Slow WiFi
March 7, 2006 7:42 AM   Subscribe

Slow WiFi: I have a Linksys WRTP54G Wireless Router plugged into a cable modem. When I connect my laptop to it via an ethernet cable I get downloads of 6mbps, but when I flip to the WiFi connection that drops to ~4mbps. Laptop shows an Excellent Signal Strength and a connection speed of 54Mbps. What gives? Laptop is an IBM T42 running XPSP2.
posted by zeoslap to Computers & Internet (11 answers total)
Have you tried disabling the encryption/security and seeing if it improves at all? I had a similar issue which seemed to sort itself out after a while, and I have the same network setup that you do.
posted by TeamBilly at 7:44 AM on March 7, 2006

Response by poster: I think one of the steps I tried was disabling security but I'll give it another whirl. I also flipped the preamble to short that improved throughput a little bit but that could have just been a blip.
posted by zeoslap at 8:28 AM on March 7, 2006

I thought it was a given that a wired connection was faster than a wireless connection?
posted by A189Nut at 9:42 AM on March 7, 2006

It is, generally, but 4mbps is pretty low for that router.
posted by Bezbozhnik at 9:59 AM on March 7, 2006

That is pretty weird... encryption would be a good thing to check on. Perhaps you have packet loss/interference... you may be connecting at 54mb (strong signal) but there's some kind of intermittent interference? Do you have 2.4Ghz cordless phones? Try unplugging those, your microwave, and anything else you have in that frequency range.

You might also check that you're in 'pure G' mode, and not mixed-mode. If there's another B-type device in the area, I think it can slow you down. And you might try other channels. Remember that channels 1,6, and 11 are the only ones you should use... they're the only channels that don't interfere with one another. (There's quite a bit of crosstalk/interference between lower channel separations.)

A189Nut: Not in this case. The downstream bandwidth is only 6Mbps, where his 11g connection is 'rated' for 54. (In reality, you can get about 20-25 megabits through 11g.) So the 6 megabit download should be the same speed, whichever way it's being delivered.
posted by Malor at 10:00 AM on March 7, 2006

I'd download one of those wireless network stumblers, and look for other 11g networks in your area -- if there is one with a very strong signal, or a several week ones, you may be getting interference from those stomping your signal. (Seeing if there was a spare channel would be an attempt at fixing it). I forget the name of the program for Windows, but there is an excellent one that is free.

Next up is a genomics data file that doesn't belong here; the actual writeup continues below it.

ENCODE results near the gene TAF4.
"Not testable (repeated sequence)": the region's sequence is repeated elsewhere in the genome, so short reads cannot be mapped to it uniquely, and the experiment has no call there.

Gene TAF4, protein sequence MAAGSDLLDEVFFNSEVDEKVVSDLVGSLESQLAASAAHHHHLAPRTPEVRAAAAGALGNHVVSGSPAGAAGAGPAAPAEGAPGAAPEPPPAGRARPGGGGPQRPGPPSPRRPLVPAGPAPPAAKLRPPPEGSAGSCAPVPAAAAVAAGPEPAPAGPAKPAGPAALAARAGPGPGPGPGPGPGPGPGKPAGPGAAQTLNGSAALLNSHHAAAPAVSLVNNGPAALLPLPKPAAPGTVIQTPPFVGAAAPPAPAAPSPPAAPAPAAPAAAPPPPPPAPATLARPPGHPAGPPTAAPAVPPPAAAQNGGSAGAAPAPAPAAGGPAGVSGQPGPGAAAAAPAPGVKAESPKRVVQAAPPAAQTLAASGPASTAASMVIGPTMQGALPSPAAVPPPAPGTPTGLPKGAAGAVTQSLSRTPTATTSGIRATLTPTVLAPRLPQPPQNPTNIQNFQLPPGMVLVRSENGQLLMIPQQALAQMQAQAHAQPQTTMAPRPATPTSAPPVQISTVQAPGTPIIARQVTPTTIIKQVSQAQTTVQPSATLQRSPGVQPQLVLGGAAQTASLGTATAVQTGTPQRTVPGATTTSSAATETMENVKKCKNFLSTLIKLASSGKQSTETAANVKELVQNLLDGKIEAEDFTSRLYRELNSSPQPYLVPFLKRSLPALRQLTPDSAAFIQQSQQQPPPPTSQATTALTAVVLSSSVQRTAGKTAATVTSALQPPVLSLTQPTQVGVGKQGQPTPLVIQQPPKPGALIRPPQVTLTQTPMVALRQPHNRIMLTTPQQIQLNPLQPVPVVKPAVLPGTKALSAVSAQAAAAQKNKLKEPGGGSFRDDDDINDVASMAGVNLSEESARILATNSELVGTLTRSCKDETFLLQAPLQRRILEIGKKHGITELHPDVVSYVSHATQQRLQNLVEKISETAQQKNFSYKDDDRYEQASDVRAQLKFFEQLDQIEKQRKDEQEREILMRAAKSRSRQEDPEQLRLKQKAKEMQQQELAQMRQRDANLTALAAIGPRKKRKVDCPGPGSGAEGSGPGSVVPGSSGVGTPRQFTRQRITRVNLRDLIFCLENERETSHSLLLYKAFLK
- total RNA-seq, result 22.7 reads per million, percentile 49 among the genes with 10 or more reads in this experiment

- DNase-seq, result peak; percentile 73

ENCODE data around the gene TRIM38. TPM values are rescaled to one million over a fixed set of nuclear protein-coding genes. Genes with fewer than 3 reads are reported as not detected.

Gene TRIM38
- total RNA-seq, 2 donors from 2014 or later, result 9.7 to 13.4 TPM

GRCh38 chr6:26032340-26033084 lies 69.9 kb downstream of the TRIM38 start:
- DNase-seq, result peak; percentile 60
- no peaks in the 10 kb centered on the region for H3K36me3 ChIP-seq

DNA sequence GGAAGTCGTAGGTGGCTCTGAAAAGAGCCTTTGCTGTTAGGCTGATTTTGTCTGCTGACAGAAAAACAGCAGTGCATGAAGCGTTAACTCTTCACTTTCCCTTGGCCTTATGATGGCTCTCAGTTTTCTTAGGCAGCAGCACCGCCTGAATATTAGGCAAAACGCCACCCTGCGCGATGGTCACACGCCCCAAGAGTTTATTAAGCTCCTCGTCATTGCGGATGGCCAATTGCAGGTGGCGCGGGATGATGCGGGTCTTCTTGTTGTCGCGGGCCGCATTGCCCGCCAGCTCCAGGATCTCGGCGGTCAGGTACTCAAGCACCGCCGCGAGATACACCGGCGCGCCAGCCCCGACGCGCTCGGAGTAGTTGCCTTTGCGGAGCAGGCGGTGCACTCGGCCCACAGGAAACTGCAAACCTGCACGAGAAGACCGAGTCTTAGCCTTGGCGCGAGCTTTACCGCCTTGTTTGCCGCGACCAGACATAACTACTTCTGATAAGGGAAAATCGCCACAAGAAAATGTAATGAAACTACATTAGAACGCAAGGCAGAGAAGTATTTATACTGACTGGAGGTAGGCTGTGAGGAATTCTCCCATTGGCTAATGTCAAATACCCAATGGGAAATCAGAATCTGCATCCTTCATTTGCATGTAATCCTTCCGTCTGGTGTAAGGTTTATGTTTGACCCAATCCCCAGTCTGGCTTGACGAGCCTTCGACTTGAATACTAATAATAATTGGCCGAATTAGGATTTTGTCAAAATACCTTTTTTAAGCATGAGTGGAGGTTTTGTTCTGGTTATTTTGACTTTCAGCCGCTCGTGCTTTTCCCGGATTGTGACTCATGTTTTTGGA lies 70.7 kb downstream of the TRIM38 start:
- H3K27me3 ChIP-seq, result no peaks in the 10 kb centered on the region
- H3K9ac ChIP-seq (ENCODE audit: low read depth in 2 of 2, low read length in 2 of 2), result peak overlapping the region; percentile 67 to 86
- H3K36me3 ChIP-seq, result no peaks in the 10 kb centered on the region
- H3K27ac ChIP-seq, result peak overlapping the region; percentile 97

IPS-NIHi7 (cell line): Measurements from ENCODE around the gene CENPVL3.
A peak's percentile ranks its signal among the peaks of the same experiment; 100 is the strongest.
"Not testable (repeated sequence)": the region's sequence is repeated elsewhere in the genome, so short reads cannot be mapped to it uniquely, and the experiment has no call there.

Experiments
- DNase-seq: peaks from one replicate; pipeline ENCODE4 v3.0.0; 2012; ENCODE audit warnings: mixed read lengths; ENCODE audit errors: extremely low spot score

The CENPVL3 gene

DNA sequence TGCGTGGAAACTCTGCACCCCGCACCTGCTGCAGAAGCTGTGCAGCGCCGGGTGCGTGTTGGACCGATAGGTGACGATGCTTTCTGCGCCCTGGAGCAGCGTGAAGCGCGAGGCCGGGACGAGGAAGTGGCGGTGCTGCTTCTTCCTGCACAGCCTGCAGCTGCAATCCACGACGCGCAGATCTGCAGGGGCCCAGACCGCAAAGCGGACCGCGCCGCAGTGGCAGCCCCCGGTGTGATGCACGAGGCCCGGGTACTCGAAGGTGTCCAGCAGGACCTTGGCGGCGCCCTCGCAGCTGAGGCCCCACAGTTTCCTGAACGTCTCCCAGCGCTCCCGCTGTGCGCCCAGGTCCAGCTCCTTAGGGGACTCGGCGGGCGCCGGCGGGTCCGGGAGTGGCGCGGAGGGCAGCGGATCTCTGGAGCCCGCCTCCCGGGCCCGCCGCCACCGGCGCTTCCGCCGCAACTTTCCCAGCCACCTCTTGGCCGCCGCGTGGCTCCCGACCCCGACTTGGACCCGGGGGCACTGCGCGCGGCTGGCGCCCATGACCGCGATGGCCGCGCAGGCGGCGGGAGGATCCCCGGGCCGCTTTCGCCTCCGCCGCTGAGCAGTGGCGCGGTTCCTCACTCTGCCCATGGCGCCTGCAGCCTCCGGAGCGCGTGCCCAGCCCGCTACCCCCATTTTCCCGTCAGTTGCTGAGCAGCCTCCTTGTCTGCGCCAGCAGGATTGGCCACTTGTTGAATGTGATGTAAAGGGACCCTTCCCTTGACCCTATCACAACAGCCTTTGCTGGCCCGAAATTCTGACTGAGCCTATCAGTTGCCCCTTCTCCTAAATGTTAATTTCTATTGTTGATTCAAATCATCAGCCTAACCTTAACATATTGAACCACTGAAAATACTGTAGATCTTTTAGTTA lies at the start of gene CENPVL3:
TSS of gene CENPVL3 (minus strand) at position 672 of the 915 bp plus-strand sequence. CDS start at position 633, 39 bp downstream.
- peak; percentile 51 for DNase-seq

I'd also unplug any cordless phones you have to eliminate them as a culprit, watching for a speed increase when you do (although it's possible that a next-door neighbor's phone could be doing it, too, but that seems a bit unlikely). I doubt it's a microwave -- my microwave immediately makes my wireless bridge essentially unusable (0- 500 bs).

But presumably, both of these would give you less than excellent signal strength. Encryption does seem like a possible culprit, too (I think the manual for my router even states that you won't be getting full bandwidth with encryption on -- it's extra number crunching, and these things don't have powerhouse processors, but 6Mbs is low enough that you'd think it wouldn't really hurt).

If you have eliminated those three, it would seem you're in the realm of odd and esoteric networking issues. That, or the signal strength meter on your card lies.
posted by teece at 10:43 AM on March 7, 2006

Response by poster: Hmm, well it is in G only mode, the phone is a 5GHz one so that shouldn't matter. I'll check the channel I'm using when I get home. I only see one other wireless network, which is the neighbors but that is definitely on a different channel. I will check I'm using 1,6 or 11 though.
posted by zeoslap at 10:49 AM on March 7, 2006

Wired is duplex (Data goes in both directions at the same time) and wifi is simplex (Data only goes in one directions, e.g transmit, stop, receive) so that could explain the difference.
posted by Ferrari328 at 12:24 PM on March 7, 2006

Wired is not necessarily full duplex, it has to be configured that way. Most gear defaults to half-duplex.

Check to see if you have the XP firewall turned on on your wireless adapter?
posted by banshee at 1:59 PM on March 7, 2006

Naw, there's enough overhead to handle both at once on the wireless, Ferrari. 54 megabit half-duplex is way more than fast enough to support a 6 megabit stream, including the return acks. I get 20 megabits or more doing file transfers over my 11g network. (I haven't measured it precisely, but it's pretty fast.)

If his wireless link is working properly (not yet determined), it shouldn't be the bottleneck.

zeo, if none of the above has helped, the next step would be to try a comptuer-to-computer copy... do you have a machine you can run FTP or HTTP on, so you can see how fast you can download locally, running over the wireless?

And what protocol are you currently using for downloads... ie, how can you tell it's slow?

On preview: banshee, on modern stuff, everything defaults to full duplex. That's the difference between switches and hubs. If you're using a hub, it's half-duplex. But hardly anyone uses those anymore... 100mb switches are under fifty bucks. Hell, you can get 16-port GIGABIT switches for under 200 bucks now.

Any recent network card should autodetect link duplex and speed correctly, and probably 95% of the time, it'll end up 100mb, full duplex. The one exception I know is Linux talking to some Cisco network gear, where the autodetect is flaky, and you often have to force the settings manually.
posted by Malor at 2:08 PM on March 7, 2006

Did you get it fixed?
posted by Malor at 12:42 PM on March 8, 2006

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